In the late 2010s and early 2020s the Big Tech industry again became the center of antitrust attention from the United States Department of Justice and the United States Federal Trade Commission that included requests to provide information about prior acquisitions and potentially anticompetitive practices. Some Democratic candidates running for president proposed plans to break up Big Tech companies and regulate them as utilities. "The role of technology in the economy and in our lives grows more important every day," said FTC Chairman Joseph Simons. "As I’ve noted in the past, it makes sense for us to closely examine technology markets to ensure consumers benefit from free and fair competition."
The United States House Judiciary Subcommittee on Antitrust, Commercial and Administrative Law began investigating Big Tech on an antitrust basis in June 2020, and published a report in January 2021 concluding that Apple, Amazon, Facebook, and Google each operating in antitrust manners that requires some type of corrective action that either could be implemented through Congressional action or through legal actions taken by the Department of Justice, including the option of splitting up these companies.
On June 24, 2021 the United States House Judiciary Subcommittee on Antitrust, Commercial and Administrative Law held hearings on earlier introduced bills which would limit the scope of Big Tech as we know it. Among those bills was HR 3825, Ending Platform Monopolies Act introduced by Representative Pramila Jayapal which passed through the Committee.  The specific purpose of the bill is to prohibit platform holders to also compete in those same platforms. For example, Amazon attempted to purchase Diapers.com and when they resisted and refused to sell, Amazon started selling diaper related products at a loss which Diapers.com could not sustain. Amazon being the platform owner as well a player in the platform could easily sustain continued loss. The point came when Diapers.com could not sustain and they eventually, without any other choice ended up selling to Amazon out of fear even though Walmart was willing to pay more.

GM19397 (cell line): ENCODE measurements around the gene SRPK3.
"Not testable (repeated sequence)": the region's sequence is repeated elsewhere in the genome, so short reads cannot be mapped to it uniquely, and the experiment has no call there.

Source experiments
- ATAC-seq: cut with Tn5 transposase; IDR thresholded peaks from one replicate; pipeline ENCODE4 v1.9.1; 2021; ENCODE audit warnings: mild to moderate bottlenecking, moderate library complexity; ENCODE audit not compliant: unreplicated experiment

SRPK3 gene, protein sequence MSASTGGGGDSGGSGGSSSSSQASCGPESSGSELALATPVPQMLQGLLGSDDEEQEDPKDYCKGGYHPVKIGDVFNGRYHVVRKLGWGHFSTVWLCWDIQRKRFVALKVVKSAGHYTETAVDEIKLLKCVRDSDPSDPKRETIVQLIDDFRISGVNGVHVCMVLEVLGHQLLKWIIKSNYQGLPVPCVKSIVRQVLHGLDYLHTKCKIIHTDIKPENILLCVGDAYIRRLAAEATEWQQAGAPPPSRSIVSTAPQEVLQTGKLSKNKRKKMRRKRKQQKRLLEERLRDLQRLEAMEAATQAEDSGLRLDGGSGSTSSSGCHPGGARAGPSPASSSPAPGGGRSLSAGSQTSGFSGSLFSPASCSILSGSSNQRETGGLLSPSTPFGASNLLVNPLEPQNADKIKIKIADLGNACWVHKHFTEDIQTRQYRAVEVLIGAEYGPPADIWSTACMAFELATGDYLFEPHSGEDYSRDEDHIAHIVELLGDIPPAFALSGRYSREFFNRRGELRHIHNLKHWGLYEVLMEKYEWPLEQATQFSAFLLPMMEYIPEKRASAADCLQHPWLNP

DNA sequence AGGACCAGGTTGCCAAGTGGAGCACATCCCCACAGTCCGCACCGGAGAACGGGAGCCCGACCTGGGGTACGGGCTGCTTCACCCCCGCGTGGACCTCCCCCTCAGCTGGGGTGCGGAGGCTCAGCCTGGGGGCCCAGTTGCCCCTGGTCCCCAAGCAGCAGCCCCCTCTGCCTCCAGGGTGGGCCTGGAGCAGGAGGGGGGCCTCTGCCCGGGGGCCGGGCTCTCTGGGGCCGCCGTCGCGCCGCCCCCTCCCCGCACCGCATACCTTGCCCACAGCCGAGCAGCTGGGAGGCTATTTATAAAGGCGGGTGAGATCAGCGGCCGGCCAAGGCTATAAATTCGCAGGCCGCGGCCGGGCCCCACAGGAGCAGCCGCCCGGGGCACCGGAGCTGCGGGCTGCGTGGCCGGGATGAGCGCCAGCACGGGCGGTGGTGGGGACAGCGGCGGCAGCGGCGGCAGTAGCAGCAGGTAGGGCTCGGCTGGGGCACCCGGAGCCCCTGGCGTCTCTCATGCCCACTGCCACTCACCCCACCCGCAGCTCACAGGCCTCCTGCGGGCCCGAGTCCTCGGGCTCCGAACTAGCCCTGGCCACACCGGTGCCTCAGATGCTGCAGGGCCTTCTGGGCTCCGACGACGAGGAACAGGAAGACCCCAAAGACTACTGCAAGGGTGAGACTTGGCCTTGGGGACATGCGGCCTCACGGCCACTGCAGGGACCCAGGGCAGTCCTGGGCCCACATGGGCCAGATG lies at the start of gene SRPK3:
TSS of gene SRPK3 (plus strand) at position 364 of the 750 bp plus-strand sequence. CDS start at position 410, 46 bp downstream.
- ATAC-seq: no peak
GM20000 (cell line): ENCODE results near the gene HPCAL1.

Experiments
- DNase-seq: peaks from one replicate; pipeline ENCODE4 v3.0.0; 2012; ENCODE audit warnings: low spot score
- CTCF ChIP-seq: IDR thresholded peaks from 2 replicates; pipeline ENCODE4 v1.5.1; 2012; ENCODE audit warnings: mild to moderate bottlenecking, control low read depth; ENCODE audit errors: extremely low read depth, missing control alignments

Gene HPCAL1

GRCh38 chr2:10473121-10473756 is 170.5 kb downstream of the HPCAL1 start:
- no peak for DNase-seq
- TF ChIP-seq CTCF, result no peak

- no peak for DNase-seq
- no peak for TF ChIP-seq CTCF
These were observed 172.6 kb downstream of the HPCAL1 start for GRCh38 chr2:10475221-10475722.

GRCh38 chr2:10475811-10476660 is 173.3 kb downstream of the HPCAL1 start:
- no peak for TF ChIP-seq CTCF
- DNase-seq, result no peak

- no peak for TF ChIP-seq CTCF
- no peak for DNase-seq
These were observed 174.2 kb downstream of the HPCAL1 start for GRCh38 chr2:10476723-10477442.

The issue of consumer welfare arose in the subcommittee but was voted down and rejected as the majority held the opinion that the reason we have these monopolies today is mainly because of the consumer welfare standard. This doctrine was introduced over 100 years ago and the committee would not adopt the consumer welfare standard in HR 3825.
The consumer welfare doctrine is an ideology which states that if the consumer enjoys lower pricing as a result of corporate mergers or decision making then those actions are not generally antitrust, no matter if there has been any damage done to the market or society. The newly appointed chair to the FTC, Lina Khan has held different views as outlined in her publication Amazon's Antitrust Paradox.
The recently introduced bills show that we will eventually drop or diminish the consumer welfare standard and move towards a marketplace welfare standard which promotes competition and levels the playing field for startups and businesses which have not fully grown.
There has been opposition from Big Tech regarding these bills and any legislation to trim them. Mark Zuckerberg of Facebook implied that his company's success is important to the national security of the United States. Tim Cook, CEO of Apple spoke to House Speaker, Nancy Pelosi in an attempt to slow down the bills.